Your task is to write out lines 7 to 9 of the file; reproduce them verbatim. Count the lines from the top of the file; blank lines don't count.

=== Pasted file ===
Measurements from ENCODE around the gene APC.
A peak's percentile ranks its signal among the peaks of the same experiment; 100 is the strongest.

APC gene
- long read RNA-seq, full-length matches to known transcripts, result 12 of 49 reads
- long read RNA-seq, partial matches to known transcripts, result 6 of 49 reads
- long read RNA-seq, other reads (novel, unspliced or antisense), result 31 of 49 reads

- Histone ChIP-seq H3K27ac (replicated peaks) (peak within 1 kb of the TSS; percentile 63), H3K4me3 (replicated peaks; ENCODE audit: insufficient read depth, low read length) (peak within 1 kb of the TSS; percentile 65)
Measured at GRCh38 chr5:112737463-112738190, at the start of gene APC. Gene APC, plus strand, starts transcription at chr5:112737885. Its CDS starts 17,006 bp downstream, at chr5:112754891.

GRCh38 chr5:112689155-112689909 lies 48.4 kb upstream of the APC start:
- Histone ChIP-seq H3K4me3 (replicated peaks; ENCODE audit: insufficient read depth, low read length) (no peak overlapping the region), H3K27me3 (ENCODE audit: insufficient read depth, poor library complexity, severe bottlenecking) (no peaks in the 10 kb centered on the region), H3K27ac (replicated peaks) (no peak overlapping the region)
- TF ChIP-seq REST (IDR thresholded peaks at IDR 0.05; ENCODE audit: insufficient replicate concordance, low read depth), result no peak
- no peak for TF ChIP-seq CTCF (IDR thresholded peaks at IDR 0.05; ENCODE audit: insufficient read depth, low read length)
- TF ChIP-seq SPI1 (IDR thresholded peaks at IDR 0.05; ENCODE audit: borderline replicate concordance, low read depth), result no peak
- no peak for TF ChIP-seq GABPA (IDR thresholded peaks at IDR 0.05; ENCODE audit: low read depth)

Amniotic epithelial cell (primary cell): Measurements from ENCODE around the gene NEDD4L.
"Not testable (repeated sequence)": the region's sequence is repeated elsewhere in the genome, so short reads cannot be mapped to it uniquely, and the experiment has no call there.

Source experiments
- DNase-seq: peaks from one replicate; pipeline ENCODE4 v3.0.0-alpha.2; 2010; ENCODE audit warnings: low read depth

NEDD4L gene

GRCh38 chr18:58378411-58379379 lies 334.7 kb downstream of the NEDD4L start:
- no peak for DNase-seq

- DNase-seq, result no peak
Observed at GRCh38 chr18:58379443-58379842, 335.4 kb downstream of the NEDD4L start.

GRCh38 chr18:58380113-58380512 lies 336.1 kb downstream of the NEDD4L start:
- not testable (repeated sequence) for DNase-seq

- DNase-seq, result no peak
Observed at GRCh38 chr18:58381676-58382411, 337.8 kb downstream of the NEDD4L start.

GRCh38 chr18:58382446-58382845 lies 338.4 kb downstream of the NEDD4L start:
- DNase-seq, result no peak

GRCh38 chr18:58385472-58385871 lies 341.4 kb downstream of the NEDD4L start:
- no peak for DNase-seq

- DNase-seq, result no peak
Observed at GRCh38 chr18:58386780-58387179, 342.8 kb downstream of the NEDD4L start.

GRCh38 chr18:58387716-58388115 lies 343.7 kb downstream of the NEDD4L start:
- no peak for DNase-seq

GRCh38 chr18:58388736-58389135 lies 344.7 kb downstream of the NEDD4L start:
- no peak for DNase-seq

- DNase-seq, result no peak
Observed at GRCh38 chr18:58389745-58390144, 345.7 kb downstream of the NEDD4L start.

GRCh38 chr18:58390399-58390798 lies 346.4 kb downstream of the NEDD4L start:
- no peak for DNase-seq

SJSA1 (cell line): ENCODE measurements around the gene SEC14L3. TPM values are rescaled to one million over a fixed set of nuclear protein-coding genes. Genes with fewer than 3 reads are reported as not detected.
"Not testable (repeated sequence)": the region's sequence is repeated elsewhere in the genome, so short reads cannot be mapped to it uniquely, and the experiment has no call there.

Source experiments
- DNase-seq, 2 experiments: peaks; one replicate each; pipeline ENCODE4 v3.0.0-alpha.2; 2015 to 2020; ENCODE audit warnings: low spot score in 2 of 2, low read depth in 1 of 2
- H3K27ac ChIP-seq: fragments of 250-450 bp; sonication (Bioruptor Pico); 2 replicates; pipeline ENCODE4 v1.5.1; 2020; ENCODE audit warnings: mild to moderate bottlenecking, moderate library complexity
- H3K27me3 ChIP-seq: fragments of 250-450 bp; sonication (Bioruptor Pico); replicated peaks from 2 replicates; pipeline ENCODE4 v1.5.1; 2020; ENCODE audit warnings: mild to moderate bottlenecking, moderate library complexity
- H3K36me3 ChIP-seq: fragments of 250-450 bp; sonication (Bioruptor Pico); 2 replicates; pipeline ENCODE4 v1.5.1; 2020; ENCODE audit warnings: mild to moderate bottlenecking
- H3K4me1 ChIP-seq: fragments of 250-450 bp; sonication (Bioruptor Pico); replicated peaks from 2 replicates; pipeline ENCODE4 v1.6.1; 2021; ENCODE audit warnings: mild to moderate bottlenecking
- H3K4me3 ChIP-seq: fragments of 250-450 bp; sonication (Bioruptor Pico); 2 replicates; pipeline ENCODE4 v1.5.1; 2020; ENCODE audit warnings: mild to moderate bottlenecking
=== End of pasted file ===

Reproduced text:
- Histone ChIP-seq H3K27ac (replicated peaks) (peak within 1 kb of the TSS; percentile 63), H3K4me3 (replicated peaks; ENCODE audit: insufficient read depth, low read length) (peak within 1 kb of the TSS; percentile 65)
Measured at GRCh38 chr5:112737463-112738190, at the start of gene APC. Gene APC, plus strand, starts transcription at chr5:112737885. Its CDS starts 17,006 bp downstream, at chr5:112754891.

GRCh38 chr5:112689155-112689909 lies 48.4 kb upstream of the APC start: